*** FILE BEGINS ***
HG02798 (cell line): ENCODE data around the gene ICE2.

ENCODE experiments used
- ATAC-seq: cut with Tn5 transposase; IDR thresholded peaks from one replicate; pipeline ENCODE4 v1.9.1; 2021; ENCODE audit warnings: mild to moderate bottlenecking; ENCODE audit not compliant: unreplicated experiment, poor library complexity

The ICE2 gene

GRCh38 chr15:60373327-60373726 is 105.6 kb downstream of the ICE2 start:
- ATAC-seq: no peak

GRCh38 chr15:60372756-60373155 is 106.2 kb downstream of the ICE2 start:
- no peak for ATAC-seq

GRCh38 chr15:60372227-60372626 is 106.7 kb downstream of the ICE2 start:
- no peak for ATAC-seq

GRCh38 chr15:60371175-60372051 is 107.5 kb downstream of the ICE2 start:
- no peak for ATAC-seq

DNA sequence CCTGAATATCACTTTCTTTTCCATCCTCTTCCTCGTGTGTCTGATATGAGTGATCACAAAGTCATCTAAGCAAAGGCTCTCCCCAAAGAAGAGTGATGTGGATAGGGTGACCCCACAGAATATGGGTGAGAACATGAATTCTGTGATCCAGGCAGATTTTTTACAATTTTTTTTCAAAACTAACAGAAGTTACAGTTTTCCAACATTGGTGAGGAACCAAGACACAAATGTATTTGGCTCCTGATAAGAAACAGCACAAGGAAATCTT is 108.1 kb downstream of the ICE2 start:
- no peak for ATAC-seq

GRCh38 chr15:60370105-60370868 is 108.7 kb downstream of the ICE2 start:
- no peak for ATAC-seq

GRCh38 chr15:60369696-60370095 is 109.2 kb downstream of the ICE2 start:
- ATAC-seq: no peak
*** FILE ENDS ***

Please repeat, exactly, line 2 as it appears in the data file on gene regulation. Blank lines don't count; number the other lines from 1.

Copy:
ENCODE experiments used